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Lebanese Parliament Elects Gen. Michel Aoun President

  • Edward Yeranian

Newly-elected President Michel Aoun (C) gives a speech he takes an oath at the Lebanese parliament in downtown Beirut, Oct. 31, 2016.

Newly-elected President Michel Aoun (C) gives a speech he takes an oath at the Lebanese parliament in downtown Beirut, Oct. 31, 2016.

Former Lebanese Army Commander and long-time aspirant to the country’s presidency, Gen. Michel Aoun, was elected to fill the top post after a two and a half year political void. His election by parliament came after a consensus agreement among top political leaders.

Aoun secured 83 votes in the 128-seat chamber when MPs convened for their 46th attempt to choose a head of state.

In the first round of voting on Monday, Aoun failed to secure a two-thirds majority among the 127 MPs present.

Both a second and third round of voting - in which he required a simple majority to win - saw 128 ballots cast, forcing the election into a fourth round.

The country’s top Christian and Muslim political leaders, however, appeared to cast aside their differences in agreeing to Gen. Aoun’s election.

The leader of Lebanon’s Hezbollah group, Sheikh Hassan Nasrallah, said he continued to support long-time ally Gen. Aoun last month, and Christian rival Samir Geagea came out in favor of Aoun several months ago. The general’s final hurdle towards the presidency was reached several weeks ago when top Sunni leader and former Prime Minister Sa’ad Hariri threw his support behind him.

Aoun addressed parliament briefly, following his election, and delivered a conciliatory speech, calling for unity among the country’s various religious and political groups:

He said that Lebanon is sitting between landmines and is surrounded by the fires raging all around it in the region and that it is his priority to prevent any sparks from those fires from spreading to it. Lebanon, he insisted, must stay out of regional conflicts, following an independent foreign policy in accordance with its interests.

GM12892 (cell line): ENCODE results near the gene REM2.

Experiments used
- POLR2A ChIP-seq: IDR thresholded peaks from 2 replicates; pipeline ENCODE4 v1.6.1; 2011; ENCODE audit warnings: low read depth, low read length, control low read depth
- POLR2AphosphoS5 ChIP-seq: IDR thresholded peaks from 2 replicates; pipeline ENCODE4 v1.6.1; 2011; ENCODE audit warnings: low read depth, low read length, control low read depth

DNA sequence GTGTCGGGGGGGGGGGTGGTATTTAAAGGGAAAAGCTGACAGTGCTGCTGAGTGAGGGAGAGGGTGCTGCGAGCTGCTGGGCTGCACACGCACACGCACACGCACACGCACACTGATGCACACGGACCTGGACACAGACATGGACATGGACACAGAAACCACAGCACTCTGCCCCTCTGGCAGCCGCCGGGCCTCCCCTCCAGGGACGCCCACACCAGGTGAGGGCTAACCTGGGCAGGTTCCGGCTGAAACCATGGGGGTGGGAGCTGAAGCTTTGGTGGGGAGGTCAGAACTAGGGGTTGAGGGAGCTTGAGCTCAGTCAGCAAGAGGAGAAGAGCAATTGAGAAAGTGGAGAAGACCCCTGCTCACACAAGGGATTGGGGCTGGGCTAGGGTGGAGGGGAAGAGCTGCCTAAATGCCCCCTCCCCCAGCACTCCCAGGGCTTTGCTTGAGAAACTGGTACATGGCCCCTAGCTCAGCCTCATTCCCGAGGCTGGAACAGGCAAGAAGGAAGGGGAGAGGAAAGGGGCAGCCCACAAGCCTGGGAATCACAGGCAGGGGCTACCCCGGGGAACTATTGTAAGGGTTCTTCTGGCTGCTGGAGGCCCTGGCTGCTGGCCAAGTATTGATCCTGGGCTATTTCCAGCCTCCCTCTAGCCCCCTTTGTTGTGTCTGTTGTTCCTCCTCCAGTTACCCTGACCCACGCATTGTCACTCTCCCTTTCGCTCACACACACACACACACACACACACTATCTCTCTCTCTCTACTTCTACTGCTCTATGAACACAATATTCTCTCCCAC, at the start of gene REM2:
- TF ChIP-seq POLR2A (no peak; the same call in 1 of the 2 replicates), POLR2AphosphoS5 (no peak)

In Washington, the State Department congratulated the people of Lebanon for the election. "This is a moment of opportunity, as Lebanon emerges from years of political impasse, to restore government functions and build a more stable and prosperous future for all Lebanese citizens," spokesman John Kirby said.

Gen. Aoun was Lebanon’s military commander during the mid to late 1980s, becoming the country’s interim prime minister after parliament was unable to elect a successor to former President Amine Gemayel September 1988. He led a bitter and bloody “War of Liberation” against neighboring Syria, which at the time had troops stationed across much of the country. His ouster by Syrian-led forces in 1991 led to a lengthy exile in France.

Lebanese people take to the streets in Jdeideh, on the northern outskirts of the capital Beirut, to celebrate the election of former general Michel Aoun as president, Oct. 31, 2016.

Lebanese people take to the streets in Jdeideh, on the northern outskirts of the capital Beirut, to celebrate the election of former general Michel Aoun as president, Oct. 31, 2016.

The newly-elected president returns to Lebanon’s presidential palace in Baabda, overlooking the Mediterranean Sea, from which he was forced to depart close to 25 years ago. The palace, which he left in ruins, was rebuilt during the 1990s.

One-time Christian political rival, Samir Geagea, who was also a candidate for the presidency, before withdrawing earlier this year, told Arab media that he believed that both he and Aoun now see eye-to-eye on most of the major issues:

He said that at the end of the day, Gen. Aoun is a son of Lebanon and that he doubted there was be any major differences between himself and the general over essential issues of sovereignty or policy.

Both Saudi Arabia and Iran, key power-brokers in Lebanon, appear to have agreed to the political arrangement leading to Aoun’s election in the days leading up to Monday’s parliament session. Both country’s, however, are backing rival sides in bloody civil wars in Syria and Yemen in addition to major friction in Iraq. It is not clear, yet, to what extent they are willing to cooperate in Lebanon.

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